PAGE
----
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Read, Watch and Listen

Longing for Sacred Homelands

Hajj is a religious duty but Muslim culture also sustains a longing for Islam’s sacred homelands which are at once absent and present in everyday life. In these paintings, a London-based fine artist personalises the formal views of Makkah and Madinah which typically grace British-Muslim front rooms. At the centre of Makkah’s Great Mosque is the Ka’ba, the House of God and the direction of daily prayers. The green dome of the Madinah Mosque marks the beloved Prophet’s burial place.

© Kamel Baksh, 2015. Creative Commons licence - “CC-BY-NC-ND”

The UK Hajj Industry

Until the 2000's Hajj-going in the UK was typically organised independently in small, informal groups. However, as part of increased regulation in response to pilgrim numbers, the Saudi authorities made it compulsory to travel with approved travel agents. There are now around 79 such agents in the UK. Of these, El-Sawy Travel, was perhaps the first to organise a formal Hajj ‘package’ during the early 1980s. The Egyptian-born owner is pictured outside his premises near Regent's Park Mosque, North-West London.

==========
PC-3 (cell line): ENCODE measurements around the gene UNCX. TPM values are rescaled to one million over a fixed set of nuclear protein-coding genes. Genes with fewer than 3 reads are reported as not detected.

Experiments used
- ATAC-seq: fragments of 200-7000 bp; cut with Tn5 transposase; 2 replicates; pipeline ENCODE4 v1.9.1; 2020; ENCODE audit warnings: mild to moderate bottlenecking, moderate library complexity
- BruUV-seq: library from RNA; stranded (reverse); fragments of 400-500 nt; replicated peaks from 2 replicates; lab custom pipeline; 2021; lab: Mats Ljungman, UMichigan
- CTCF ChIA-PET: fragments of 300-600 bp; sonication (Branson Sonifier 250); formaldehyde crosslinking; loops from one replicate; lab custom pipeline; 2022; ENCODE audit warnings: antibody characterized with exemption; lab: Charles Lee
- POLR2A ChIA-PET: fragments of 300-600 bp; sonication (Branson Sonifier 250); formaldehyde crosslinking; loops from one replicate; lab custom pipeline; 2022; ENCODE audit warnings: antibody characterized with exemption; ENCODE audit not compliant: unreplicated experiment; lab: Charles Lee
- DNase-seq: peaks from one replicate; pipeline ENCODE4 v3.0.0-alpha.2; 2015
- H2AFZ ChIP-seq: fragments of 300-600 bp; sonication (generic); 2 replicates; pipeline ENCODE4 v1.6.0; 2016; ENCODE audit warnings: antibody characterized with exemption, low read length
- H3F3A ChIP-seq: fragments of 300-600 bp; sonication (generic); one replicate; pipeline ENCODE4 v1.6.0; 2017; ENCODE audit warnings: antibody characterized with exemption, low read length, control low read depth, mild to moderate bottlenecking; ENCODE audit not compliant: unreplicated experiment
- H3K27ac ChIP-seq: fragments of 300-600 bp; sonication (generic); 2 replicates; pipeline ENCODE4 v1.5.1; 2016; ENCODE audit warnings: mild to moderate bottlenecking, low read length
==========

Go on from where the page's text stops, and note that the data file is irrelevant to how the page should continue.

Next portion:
© Seán McLoughlin, 2014. Creative Commons licence - “CC-BY”

Making Preparations

In an online survey of nearly 200 British-Muslims conducted 2011-12, Islamic books were rated as the most important source of information about Hajj. This guide to performing the pilgrimage is especially novel and has proven to be a bestseller. Published in Birmingham by Al-Hidayaah (‘guidance’), an Islamic business which combines a bookstore with a travel agency, Hajj & Umrah made easy can conveniently be worn around the neck. A copy is photographed here at the Salafi Bookstore in Bradford.